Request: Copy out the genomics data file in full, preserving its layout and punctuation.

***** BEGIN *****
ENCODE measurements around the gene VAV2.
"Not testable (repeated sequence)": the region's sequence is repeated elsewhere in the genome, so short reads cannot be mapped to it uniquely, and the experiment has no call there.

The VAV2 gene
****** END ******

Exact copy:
ENCODE measurements around the gene VAV2.
"Not testable (repeated sequence)": the region's sequence is repeated elsewhere in the genome, so short reads cannot be mapped to it uniquely, and the experiment has no call there.

The VAV2 gene